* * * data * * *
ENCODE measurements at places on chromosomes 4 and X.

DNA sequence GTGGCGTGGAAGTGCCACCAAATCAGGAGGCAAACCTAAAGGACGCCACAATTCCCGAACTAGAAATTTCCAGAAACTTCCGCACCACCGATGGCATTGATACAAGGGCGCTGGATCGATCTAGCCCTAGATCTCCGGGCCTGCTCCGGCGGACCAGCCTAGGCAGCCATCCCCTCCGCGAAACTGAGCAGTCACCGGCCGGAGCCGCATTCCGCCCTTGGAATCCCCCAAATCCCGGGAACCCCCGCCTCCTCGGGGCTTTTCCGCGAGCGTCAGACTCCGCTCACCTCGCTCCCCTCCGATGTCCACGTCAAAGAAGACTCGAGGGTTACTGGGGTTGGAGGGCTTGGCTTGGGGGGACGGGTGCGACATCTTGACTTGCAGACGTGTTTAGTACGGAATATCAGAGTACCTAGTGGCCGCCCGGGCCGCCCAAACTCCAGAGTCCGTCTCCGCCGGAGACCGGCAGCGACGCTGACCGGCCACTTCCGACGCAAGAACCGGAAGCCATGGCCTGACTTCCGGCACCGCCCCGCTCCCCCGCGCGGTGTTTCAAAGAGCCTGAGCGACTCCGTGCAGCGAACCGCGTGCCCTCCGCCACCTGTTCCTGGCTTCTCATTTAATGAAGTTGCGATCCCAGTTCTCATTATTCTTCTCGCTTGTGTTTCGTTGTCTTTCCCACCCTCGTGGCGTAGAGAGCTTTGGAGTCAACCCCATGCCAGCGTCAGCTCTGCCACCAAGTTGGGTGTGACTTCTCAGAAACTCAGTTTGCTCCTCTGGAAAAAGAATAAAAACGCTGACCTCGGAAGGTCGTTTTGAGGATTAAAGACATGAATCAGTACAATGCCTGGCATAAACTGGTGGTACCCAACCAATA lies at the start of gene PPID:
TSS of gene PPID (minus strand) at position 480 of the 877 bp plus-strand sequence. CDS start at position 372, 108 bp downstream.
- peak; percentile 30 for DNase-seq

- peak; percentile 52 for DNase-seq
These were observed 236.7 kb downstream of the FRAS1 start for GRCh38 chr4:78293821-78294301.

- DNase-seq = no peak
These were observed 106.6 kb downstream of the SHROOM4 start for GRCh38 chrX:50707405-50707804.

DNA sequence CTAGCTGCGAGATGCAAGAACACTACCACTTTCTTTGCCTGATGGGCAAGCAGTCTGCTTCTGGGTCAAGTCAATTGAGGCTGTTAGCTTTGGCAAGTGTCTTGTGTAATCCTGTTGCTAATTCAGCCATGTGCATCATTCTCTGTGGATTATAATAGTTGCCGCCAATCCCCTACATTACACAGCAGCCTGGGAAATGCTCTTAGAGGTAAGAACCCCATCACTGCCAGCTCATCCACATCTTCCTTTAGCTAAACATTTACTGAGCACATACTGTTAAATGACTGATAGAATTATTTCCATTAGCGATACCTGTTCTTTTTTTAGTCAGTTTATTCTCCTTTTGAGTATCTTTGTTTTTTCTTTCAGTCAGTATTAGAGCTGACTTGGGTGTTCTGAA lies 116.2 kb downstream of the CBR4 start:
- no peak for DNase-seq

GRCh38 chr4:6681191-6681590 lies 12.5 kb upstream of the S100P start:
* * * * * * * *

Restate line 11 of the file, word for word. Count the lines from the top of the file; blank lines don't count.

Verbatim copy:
GRCh38 chr4:6681191-6681590 lies 12.5 kb upstream of the S100P start: